Presentation on theme: "Cogan’s epithelial membrane dystrophy, also named epithelial basement membrane dystrophy (EBMD) and map-dot-fingerprint dystrophy, was first described."— Presentation transcript:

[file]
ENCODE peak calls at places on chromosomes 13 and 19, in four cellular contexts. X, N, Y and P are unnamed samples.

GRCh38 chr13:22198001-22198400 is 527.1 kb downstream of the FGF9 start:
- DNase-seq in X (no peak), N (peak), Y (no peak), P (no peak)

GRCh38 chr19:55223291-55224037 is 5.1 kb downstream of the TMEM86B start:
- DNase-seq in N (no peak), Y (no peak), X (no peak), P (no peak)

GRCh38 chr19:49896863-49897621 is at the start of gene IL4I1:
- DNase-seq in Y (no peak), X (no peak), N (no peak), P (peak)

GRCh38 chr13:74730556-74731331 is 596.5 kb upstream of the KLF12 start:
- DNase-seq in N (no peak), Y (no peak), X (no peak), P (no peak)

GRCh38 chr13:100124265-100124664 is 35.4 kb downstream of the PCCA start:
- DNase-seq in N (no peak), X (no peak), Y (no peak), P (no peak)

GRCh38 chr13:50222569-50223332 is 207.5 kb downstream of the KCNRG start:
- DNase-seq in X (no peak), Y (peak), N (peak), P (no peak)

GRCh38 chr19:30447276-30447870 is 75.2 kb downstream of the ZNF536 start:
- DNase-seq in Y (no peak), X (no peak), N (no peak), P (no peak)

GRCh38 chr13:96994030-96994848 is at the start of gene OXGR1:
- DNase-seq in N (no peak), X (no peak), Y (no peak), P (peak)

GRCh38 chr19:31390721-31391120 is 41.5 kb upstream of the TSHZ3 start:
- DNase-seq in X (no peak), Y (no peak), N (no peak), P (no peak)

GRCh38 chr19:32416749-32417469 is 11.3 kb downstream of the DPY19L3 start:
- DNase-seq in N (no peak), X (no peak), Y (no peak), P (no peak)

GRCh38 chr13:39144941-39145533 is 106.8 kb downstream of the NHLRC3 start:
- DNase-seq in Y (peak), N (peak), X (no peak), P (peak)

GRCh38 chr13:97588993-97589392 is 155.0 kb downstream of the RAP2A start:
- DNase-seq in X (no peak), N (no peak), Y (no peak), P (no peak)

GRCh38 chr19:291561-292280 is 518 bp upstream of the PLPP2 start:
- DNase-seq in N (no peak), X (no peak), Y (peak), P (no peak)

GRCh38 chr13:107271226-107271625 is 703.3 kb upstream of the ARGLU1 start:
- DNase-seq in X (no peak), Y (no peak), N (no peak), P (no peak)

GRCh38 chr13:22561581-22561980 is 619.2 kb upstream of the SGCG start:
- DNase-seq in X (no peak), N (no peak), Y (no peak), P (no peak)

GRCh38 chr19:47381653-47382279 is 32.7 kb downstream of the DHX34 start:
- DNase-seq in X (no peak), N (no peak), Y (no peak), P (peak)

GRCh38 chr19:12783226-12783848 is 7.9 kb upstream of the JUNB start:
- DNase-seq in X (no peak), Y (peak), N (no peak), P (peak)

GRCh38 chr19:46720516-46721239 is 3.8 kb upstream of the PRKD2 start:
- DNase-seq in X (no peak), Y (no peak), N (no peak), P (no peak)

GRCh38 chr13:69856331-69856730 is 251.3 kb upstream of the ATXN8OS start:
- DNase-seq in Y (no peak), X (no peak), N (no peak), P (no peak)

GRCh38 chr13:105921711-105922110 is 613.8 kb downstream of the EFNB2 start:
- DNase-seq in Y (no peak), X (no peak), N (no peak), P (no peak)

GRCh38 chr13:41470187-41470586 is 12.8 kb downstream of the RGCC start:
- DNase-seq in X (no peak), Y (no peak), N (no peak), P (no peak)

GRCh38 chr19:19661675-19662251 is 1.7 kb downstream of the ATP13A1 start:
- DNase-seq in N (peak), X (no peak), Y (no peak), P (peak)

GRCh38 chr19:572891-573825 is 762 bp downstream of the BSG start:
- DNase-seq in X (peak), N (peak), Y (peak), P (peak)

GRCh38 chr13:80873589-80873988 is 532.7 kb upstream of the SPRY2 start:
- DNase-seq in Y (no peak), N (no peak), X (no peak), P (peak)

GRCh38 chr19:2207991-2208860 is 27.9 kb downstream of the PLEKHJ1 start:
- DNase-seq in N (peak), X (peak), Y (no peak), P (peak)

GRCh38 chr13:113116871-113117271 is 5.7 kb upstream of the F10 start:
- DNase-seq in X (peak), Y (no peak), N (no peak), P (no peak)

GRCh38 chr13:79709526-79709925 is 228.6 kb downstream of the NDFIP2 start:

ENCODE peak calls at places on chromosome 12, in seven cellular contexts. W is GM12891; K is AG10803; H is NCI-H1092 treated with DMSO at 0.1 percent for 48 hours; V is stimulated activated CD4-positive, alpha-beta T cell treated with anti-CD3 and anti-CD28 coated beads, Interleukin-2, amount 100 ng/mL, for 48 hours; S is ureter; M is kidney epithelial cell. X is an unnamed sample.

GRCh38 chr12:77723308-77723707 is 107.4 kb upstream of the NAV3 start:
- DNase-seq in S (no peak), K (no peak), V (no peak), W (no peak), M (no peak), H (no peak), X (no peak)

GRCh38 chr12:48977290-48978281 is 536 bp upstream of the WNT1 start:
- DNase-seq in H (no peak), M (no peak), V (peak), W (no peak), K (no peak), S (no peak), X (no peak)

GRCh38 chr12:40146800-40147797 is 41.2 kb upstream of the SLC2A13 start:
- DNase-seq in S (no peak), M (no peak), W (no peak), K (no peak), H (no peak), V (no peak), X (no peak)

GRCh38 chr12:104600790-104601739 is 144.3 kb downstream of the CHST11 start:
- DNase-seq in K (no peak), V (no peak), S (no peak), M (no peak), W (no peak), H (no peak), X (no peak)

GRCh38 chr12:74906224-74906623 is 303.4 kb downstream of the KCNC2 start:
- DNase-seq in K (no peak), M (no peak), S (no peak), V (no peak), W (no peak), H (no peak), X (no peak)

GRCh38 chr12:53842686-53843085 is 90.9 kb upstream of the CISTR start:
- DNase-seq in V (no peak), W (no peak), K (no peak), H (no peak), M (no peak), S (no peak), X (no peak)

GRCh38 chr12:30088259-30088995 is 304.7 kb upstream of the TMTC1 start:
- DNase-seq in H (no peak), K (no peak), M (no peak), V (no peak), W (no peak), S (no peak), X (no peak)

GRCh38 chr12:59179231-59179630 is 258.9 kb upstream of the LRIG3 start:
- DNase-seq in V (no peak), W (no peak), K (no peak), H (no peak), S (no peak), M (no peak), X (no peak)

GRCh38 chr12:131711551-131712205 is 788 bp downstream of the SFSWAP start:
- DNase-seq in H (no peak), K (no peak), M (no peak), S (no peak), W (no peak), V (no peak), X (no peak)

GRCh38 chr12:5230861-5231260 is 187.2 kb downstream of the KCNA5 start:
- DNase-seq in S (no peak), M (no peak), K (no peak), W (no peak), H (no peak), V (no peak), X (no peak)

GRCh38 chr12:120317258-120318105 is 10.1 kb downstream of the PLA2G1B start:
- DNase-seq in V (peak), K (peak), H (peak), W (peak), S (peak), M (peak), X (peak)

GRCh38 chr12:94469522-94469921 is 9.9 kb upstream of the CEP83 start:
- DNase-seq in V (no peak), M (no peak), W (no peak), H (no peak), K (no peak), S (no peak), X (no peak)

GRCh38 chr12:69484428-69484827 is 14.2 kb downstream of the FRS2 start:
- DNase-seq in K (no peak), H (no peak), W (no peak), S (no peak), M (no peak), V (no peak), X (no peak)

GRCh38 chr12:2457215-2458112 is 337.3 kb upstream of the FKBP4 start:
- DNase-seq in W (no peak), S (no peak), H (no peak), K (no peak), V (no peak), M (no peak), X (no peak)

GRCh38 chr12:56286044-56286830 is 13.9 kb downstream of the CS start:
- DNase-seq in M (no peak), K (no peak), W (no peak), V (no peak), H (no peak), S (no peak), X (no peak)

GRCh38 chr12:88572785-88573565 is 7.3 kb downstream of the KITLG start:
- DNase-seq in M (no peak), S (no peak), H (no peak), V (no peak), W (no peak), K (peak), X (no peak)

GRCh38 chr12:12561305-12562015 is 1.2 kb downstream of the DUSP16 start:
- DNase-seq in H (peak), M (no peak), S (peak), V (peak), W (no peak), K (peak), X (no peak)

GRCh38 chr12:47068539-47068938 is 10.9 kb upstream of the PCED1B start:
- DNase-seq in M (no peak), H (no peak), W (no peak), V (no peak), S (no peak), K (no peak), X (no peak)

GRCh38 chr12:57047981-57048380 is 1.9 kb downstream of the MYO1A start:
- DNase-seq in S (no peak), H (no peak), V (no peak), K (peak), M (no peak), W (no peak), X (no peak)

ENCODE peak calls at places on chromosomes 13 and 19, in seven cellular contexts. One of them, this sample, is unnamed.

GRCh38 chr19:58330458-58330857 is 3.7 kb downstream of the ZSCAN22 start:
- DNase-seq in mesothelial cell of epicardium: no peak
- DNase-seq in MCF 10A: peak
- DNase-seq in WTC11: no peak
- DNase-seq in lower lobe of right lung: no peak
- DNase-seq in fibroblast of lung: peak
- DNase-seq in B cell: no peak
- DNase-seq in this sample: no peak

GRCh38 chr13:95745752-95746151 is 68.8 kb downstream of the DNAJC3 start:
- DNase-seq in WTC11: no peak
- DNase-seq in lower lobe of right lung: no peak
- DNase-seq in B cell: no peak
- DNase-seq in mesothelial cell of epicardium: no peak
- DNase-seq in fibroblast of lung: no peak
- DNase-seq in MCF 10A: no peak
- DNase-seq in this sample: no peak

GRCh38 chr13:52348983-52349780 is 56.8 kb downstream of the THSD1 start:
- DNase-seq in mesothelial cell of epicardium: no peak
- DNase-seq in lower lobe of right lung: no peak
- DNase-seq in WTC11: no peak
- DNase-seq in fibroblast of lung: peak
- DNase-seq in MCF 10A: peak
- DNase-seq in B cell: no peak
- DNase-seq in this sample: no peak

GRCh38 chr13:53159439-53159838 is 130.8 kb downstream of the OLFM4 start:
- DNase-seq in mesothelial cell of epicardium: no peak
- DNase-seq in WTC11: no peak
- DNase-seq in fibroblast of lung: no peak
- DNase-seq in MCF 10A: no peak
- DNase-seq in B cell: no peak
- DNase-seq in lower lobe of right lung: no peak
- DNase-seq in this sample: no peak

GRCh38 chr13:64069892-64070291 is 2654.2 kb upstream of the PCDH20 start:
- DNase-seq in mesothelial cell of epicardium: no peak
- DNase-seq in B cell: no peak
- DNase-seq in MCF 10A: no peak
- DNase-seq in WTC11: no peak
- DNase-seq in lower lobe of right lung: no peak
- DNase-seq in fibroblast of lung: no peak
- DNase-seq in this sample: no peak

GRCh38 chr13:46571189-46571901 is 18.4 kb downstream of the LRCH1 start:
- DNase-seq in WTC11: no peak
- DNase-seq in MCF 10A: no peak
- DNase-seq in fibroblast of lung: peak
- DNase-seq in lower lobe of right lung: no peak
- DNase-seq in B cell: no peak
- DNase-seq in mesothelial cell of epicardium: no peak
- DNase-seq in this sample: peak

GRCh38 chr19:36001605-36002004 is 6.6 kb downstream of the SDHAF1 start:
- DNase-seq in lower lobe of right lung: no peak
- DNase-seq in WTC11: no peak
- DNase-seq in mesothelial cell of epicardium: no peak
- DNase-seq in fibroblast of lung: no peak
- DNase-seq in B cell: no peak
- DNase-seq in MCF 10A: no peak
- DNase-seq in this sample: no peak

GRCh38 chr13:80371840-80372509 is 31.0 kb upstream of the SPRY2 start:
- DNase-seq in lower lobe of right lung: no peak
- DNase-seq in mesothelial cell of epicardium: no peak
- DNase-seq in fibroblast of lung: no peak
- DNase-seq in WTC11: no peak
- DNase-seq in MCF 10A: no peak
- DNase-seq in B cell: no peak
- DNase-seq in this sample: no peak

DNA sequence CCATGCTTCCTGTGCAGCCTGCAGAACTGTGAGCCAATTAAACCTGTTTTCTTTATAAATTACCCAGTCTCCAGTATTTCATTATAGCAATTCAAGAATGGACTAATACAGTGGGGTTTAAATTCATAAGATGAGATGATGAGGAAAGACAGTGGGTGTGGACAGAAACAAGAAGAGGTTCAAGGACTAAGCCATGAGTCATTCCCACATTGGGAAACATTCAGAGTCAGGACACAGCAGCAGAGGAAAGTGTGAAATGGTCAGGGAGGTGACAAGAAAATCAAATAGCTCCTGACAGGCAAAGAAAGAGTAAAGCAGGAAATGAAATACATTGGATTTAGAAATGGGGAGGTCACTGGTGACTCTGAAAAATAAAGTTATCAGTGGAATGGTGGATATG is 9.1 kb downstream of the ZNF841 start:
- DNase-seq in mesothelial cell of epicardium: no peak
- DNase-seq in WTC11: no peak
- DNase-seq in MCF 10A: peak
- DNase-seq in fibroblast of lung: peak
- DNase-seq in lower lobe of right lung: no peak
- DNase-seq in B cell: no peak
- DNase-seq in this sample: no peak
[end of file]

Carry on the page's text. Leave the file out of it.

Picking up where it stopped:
Cogan’s epithelial membrane dystrophy, also named epithelial basement membrane dystrophy (EBMD) and map-dot-fingerprint dystrophy, was first described by Cogan in 1964 as microcystic changes in the corneal epithelium (1), with minute pinpoints and larger, oval, and irregularly shaped grayish white opacities in the superficial corneal epithelium. Guerry completed the clinical description of the typical lesions with the observation of maplike changes, made of irregular, faintly grayish areas, with clear zones interspersed between the millimeter-sized grayish patches (2,3). Trobe and Laibson described in 1972 the complete set of map changes, dots (microcysts) and fingerprints, and highlighted that only few patient present with all typical signs (4). Among 117 patients with a history of recurrent corneal erosions, Hykin et al found EBMD with no previous history of trauma in 23 cases (19.6%)s, and with previous trauma in 8 additional cases (6.8%), while 75 had a history of trauma but no clinical sign of EBMD, and 11 had neither trauma nor EBMD (5). The primary symptoms of epithelial basement membrane dystrophy are spontaneous recurrent corneal erosions and blurred vision. The pain may persist for days, but it is most often transient and last for only some hours (2). It may be present on awakening, or it can awaken the patient when the eyelids are open during sleep. The recommended treatments of EBMD is usually based on artificial tears at daytime and lubricating ointments at bedtime, and patching or bandage contact lenses during periods of recurrent erosions. Punctures of abnormal areas may also be used to reinforce the anterior stroma of the cornea (2). However, curing patients with EBMD still remains challenging in most cases. Heparin sulfate mimetic polymers (HSMP) are usually proposed in corneal matrix diseases inducing epithelial defects, such as neurotrophic keratitis (6, 7, 8). Their mode of action is to mimic the architecture of the extracellular matrix to promote repair of the corneal stroma and then epithelial regeneration. ConsiStent with in vivo confocal microscope results (9), we hypothesized that EMBD could be related to some corneal matrix abnormalities, which in turn could be improved by HSMP. Introduction MapsDotsandfingerprints